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In the world of electrical engineering, control plays an integral role in device performance at multiple levels. There are countless methods of characterizing systems and designing control systems. No matter which of the approaches you use, it is extremely useful if you are able to simulate your design before you build anything in the real world. Once you have modeled you entire system, many times you will find that changes are necessary to optimize the design. Again, there are several methods available for engineers to accomplish this goal, but many of them can be tedious, such as making the change and rerunning the entire model or parameterizing the model and comparing the array of results. These workflows might be beneficial in certain applications, but other engineers could be interested in examining minor changes in real-time with real systems. This is where the power of Altair Embed can be seen.

Altair Embed is a powerful embedded systems design software with a wide range of capabilities to assist in every stage from initial design to implementation. It comes preloaded with an array of blocks including microcontroller pins, control schemes, and physical hardware. In this example, we will walk through controlling a DC motor using a basic PID controller. First, we will need to place the DC Motor block into our schematic, which is actually a system of systems on its own, with ‘smaller’ blocks inside of it to represent various parameters, such as armature resistance and, motor inertial, and back EMF. Figure 1 shows the cascading “subsystems” from the main DC Motor block to the system representation within, to yet another subsystem transfer function representation of the armature, where motor parameters can be edited. We will keep the default values, but you can enter information for whatever motor you have on hand. We can see that our inputs are the armature voltage Va and the load torque TL, and our outputs are the Speed (rad/s) and motor position An (rad). Since we are building a model around a controlling speed (we will not treat this as a servo motor, although we could if we wanted to), we will only be interested in the motor speed.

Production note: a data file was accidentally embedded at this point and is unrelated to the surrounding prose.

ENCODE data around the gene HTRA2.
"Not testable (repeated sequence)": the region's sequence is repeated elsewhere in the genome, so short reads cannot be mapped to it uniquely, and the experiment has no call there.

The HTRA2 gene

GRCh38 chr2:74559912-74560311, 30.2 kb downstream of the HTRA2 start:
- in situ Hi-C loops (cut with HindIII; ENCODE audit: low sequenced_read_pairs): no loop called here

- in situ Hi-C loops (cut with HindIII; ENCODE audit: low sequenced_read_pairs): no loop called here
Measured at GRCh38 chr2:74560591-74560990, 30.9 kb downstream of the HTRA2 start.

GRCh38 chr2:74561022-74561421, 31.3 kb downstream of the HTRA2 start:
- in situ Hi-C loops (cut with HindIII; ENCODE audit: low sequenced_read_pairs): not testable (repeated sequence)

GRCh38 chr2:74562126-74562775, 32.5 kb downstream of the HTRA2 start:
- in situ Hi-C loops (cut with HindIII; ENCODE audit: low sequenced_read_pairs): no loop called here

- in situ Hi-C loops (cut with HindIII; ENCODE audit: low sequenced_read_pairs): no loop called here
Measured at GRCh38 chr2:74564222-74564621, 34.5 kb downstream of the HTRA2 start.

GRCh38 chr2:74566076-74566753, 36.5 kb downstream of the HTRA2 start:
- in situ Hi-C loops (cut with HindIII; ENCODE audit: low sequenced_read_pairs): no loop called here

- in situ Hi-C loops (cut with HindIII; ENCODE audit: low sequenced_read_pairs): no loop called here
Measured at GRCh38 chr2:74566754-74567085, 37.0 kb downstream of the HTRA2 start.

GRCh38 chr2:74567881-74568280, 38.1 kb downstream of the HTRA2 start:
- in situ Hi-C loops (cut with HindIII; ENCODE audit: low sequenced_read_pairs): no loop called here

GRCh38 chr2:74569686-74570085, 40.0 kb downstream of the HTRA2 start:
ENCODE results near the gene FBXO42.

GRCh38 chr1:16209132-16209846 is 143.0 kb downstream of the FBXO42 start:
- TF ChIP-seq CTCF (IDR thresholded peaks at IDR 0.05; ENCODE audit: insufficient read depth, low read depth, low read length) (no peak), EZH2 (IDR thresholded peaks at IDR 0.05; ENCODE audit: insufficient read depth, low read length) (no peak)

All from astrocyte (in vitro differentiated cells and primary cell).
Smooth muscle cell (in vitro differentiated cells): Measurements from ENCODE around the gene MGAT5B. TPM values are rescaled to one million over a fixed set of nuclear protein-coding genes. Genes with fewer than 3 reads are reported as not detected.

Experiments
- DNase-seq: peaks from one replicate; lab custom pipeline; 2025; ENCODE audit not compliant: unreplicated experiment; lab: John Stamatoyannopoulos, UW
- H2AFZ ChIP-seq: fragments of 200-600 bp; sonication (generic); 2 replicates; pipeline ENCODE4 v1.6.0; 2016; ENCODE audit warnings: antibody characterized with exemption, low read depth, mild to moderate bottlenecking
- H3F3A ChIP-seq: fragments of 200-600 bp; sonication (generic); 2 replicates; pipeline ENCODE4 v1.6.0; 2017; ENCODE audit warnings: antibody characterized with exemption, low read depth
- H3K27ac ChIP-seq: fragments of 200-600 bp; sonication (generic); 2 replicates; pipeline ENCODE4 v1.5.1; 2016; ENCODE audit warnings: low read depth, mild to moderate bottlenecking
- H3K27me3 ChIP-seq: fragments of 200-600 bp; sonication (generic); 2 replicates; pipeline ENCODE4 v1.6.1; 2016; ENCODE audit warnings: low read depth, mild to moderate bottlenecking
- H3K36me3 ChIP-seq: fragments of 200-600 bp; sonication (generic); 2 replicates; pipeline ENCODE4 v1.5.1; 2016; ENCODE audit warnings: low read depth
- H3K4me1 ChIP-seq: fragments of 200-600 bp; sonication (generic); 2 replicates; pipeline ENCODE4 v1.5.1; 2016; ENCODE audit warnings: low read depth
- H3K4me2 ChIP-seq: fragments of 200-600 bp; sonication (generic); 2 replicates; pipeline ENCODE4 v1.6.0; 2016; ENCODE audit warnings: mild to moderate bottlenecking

Fig 1. DC Motor block and cascading subsystems

After establishing and defining our plant, we could spend some time characterizing it and determining its transfer function, but we will skip straight to implementing a controller (you will see why shortly). Again, we can use the prebuilt PID block (pid_ctl) in Embed, but we will need to make a few minor modifications. Before we make any changes, though, we can see the two inputs: Setpoint and Feedback, as well as the one controller output signal in Figure 2. The red box shows the “zoom into” the PID Control block. In the same Figure, the two modifications we need to make are also highlighted. In the purple box, we changed the Integrator block to a Limited Integrator block, so we can apply limits and avoid ‘integral windup,’ and the in the green box, we applied a limit to the controller output to keep it between 0 and 50; this will act as the ‘voltage’ supplied to the motor in the range of 0 V to 50 V. This is a bit simplified compared to an actual motor control system, but the logic stays mostly the same.


Fig 2. PID Control block and internal subsystem modifications